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How Plastic Straws Are Helping to Restore Coral Reefs

Phade biodegradable drinking straws are being used to build “Coral Forts” that protect newly planted coral from predators.

Bruce Adams

April 18, 2024

4 Min Read
coral reefs
Image courtesy of Nova Southeastern University

At a Glance

  • 90% of the world’s coral reefs could disappear by 2050 at their current rate of decline.
  • By transplanting nursery-grown coral onto degraded reefs, coral can grow 30 to 50 times faster.
  • A cage-like device made from a limestone disk and biodegradable drinking straws protects the young sprouts from predators.

The plastics industry has been widely criticized by environmental groups for years because of vast amounts of plastics polluting rivers and oceans. But now single-use biodegradable plastic straws are being used by marine scientists to help restore coral reefs in Florida, which have been damaged by global warming. 

Marine scientists have been trying to mitigate damage to coral reefs by transplanting nursery-grown coral onto degraded reefs. This allows coral to grow 30 to 50 times faster than it otherwise would, scientists say.

Parrotfish destroy coral fragments before they can mature.

In many environments, however, researchers are encountering serious challenges with predators. In Florida, for example, parrotfish, a species that typically supports coral growth by cleaning them of algae, is attracted to newly planted coral fragments and destroys them before they’re able to mature. More than 60% of transplanted coral off the coast of Fort Lauderdale, FL, succumbed to parrotfish, scientists say.

To overcome this challenge, scientists Kyle Pisano, a coral nursery manager at Nova Southeastern University, and retired aerospace engineer Dr. Kirk Dotson have developed a revolutionary way to protect transplanted coral from predators. Called the “Coral Fort,” the protective cage-like device is made from a limestone disk and marine biodegradable phade drinking straws. The straws act as the cage’s bars to deter predators, but because they are made of polyhydroxyalkanoate (PHA), they safely biodegrade after four to six weeks when the coral fragments are safe from parrotfish. Pisano said that more than 90% of the coral fragments protected by Coral Forts off the Fort Lauderdale coast were free from parrotfish bites and survived.

Related:World’s First Marine-Biodegradable Drinking Straw

Unique predator protection device.

“Coral reefs represent some of the most diverse ecosystems in the world, providing a habitat for a variety of marine life,” said Pisano, who conducted offshore experiments with the Coral Fort as part of a master’s degree program at Nova Southeastern University and is now CEO of a venture called Reef Fortify Inc., which represents the new technology. “With global coral reef populations in steep decline, scientists all over the world are searching for solutions for restoration. No other device for predator protection like this exists. All of the other devices that have been tried require cleaning by divers when excessive algae accumulates on them. The phade straws in the Coral Fort disintegrate before then, so there is no need for divers to come back after the Coral Fort is put into the ocean, which saves a huge amount of labor and money. Now that we know the Coral Fort works, Reef Fortify and the phade team will begin exploring how to make them available where coral reefs are most threatened all over the globe.”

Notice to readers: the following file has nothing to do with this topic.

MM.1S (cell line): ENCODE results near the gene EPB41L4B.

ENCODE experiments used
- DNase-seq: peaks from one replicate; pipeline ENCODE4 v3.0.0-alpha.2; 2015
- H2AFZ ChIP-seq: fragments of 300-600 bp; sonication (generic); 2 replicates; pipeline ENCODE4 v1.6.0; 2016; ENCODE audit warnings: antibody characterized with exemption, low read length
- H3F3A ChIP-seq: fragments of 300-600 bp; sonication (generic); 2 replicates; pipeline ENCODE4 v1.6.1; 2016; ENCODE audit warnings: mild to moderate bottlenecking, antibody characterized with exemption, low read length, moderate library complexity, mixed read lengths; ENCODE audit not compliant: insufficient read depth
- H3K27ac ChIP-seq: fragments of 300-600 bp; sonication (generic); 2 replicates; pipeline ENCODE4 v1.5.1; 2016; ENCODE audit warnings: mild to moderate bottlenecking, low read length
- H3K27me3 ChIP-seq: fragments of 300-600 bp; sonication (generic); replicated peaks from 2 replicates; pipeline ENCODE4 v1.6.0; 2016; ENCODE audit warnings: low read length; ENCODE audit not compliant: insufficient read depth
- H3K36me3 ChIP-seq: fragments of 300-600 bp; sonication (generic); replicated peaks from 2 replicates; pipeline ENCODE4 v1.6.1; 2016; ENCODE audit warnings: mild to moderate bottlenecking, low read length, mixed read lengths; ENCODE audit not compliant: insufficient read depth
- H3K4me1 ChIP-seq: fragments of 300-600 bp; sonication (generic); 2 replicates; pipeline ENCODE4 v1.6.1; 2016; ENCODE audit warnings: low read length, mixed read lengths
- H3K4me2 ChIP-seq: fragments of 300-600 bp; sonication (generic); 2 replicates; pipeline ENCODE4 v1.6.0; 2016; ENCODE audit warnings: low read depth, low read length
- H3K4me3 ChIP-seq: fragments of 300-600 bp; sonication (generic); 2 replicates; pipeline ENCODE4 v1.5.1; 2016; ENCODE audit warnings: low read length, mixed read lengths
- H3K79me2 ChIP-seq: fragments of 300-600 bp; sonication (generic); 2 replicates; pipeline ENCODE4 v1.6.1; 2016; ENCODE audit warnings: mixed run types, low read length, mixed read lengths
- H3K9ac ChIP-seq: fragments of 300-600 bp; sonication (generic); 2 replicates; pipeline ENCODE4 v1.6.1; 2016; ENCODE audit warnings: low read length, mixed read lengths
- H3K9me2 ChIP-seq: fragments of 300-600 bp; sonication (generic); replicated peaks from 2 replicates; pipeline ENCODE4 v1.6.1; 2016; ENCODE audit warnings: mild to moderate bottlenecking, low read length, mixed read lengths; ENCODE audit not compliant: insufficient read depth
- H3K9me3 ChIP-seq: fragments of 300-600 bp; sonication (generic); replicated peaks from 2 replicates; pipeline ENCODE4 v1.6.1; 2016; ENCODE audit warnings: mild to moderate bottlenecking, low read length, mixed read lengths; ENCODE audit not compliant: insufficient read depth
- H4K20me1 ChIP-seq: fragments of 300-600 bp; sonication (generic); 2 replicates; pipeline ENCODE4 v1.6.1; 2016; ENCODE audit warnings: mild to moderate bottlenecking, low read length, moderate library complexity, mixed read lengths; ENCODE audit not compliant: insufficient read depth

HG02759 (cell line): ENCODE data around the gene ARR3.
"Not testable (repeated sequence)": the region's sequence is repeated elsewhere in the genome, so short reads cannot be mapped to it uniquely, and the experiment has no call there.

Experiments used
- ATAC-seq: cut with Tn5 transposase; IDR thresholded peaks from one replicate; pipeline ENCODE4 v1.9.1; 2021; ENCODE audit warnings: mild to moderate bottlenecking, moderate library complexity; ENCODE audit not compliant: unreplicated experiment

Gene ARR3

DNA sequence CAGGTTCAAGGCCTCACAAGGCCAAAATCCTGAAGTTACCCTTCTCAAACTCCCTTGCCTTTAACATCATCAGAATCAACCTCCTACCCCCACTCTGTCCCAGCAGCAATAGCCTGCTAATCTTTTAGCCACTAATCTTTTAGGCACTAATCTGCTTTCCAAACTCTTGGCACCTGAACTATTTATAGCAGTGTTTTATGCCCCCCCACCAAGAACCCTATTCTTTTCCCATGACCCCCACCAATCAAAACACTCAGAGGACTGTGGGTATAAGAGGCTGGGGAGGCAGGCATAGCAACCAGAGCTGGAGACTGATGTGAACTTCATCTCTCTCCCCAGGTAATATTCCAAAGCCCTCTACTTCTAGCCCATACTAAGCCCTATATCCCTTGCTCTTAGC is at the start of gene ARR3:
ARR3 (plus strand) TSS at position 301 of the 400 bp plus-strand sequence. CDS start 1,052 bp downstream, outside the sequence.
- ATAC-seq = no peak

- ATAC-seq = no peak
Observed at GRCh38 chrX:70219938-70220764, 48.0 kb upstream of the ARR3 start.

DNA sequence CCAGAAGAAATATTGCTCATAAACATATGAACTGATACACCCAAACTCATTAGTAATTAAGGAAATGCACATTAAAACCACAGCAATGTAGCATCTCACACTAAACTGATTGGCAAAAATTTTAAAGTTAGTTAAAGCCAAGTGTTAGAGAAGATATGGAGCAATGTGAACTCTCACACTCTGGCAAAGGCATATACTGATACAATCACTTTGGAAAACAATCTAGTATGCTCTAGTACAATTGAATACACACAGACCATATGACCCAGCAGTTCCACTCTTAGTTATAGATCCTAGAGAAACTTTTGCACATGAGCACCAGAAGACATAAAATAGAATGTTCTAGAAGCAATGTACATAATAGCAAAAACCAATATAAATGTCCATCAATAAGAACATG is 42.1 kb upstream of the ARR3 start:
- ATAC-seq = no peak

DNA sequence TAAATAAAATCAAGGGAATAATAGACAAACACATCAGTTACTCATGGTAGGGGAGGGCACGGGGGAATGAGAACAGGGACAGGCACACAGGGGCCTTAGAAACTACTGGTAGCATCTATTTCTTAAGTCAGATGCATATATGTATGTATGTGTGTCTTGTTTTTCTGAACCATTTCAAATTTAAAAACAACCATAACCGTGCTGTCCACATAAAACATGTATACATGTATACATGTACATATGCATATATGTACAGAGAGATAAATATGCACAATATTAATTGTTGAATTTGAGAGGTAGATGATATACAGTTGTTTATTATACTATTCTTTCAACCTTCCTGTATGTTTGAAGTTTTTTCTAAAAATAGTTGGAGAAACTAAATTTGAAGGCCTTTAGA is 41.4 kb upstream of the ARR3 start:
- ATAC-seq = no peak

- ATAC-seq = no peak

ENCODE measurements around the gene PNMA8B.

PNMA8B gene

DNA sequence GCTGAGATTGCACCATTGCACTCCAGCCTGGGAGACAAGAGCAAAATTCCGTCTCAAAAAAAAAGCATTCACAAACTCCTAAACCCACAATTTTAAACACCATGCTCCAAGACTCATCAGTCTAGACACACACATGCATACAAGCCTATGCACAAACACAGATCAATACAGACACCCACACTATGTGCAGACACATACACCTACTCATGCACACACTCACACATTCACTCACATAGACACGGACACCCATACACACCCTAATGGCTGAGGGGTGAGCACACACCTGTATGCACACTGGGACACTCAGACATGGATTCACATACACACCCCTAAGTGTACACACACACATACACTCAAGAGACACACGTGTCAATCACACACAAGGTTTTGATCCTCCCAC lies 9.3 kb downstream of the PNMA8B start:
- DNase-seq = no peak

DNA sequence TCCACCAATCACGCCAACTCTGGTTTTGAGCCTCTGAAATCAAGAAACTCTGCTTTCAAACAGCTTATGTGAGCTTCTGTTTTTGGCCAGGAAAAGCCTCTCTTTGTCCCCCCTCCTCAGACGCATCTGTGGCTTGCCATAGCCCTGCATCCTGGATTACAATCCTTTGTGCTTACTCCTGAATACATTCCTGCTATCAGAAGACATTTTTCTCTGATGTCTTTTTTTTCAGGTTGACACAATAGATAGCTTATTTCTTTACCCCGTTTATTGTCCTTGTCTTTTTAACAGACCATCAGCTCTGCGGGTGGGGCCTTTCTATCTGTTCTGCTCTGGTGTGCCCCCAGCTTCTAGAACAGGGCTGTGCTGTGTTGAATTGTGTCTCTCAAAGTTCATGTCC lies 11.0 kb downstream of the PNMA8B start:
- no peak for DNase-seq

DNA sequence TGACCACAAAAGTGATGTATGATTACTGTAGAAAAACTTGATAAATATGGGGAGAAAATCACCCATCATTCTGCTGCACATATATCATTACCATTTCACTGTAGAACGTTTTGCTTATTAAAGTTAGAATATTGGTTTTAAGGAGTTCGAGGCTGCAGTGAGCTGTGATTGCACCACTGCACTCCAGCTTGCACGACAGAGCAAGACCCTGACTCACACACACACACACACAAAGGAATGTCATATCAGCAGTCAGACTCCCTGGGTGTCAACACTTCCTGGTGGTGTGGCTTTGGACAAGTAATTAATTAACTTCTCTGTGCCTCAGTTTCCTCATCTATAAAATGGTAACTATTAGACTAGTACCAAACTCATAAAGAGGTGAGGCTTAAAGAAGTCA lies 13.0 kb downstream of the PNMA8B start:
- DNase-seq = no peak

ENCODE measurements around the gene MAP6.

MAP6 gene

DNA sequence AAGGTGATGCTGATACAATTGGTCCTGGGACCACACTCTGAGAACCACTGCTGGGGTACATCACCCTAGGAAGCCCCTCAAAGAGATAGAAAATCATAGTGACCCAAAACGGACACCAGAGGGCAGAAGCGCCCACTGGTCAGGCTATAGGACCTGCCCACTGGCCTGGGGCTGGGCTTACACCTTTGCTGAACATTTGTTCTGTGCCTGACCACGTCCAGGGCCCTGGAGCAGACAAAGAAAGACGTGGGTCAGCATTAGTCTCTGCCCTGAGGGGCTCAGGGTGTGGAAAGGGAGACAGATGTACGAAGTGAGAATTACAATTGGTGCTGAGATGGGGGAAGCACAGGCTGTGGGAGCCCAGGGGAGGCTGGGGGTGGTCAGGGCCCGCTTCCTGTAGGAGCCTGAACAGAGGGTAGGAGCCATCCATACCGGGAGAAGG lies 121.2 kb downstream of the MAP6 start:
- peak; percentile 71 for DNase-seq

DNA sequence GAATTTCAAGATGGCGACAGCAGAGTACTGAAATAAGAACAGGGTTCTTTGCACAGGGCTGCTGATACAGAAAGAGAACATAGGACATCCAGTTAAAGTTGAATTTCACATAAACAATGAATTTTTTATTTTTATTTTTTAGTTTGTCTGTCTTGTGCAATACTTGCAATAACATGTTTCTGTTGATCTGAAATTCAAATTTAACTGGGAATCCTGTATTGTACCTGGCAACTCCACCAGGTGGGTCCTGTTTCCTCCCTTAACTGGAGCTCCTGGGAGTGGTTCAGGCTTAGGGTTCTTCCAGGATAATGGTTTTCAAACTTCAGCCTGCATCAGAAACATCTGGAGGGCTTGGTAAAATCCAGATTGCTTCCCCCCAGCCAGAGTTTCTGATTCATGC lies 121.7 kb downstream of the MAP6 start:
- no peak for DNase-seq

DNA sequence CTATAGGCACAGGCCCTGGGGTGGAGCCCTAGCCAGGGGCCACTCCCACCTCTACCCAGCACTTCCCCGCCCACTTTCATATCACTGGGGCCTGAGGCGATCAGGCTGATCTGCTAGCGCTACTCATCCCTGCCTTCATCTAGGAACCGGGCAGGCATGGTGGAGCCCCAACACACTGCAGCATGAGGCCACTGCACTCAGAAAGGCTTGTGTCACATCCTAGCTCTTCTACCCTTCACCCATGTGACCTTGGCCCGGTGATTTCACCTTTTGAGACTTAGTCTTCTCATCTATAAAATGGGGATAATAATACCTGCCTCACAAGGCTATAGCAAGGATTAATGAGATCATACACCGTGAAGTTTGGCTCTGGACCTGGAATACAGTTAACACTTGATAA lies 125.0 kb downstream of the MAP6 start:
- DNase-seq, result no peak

Related:Biodegradable Bioplastic Straw Reportedly Outperforms Conventional Plastic Straws

Only water and carbon dioxide remain after the phade PHA straws have disintegrated on the ocean floor, he said.

The video below shows researchers studying the Coral Fort in action.

Coral Fort garners global interest.

“This new solution is a significant development for global coral reef restoration,” said Dotson, inventor of the patent-pending Coral Fort and CFO of Reef Fortify Inc. “We have received interest from researchers all over the world who are faced with coral predation challenges like we have here in Florida with parrotfish. The Coral Fort is a simple, inexpensive, and environmentally safe solution that allows coral put into the ocean in reef restoration efforts to grow and thrive. We hope that Coral Forts utilizing phade straw technology can be used on a massive scale to rapidly replenish reefs around the world.”

“We are humbled to play a role in the critically important work of Reef Fortify Inc.,” said Brad Laporte, CEO of WinCup, the manufacturer of phade. “Who could have imagined that a drinking straw — something that is often thought of as a pollutant in marine environments — could be a potential solution to the rapid disappearance of our coral reefs.”

Research teams at the University of Miami and the Hawaii Division of Aquatic Resources have begun using Coral Forts to aid their coral reef restoration efforts. Researchers worldwide have inquired about this restoration process, which could be exported to restore reefs worldwide. Coral Guardian, an NGO that protects coral ecosystems by involving local populations and raising awareness among the general public, estimates that 90% of the world’s coral reefs could disappear by 2050 at their current rate of decline.

About the Author(s)

Bruce Adams

Bruce Adams is an experienced content creator and trade publishing veteran who has written extensively about the plastics, automotive aftermarket, hospitality, tire, rubber, mining, and construction industries.

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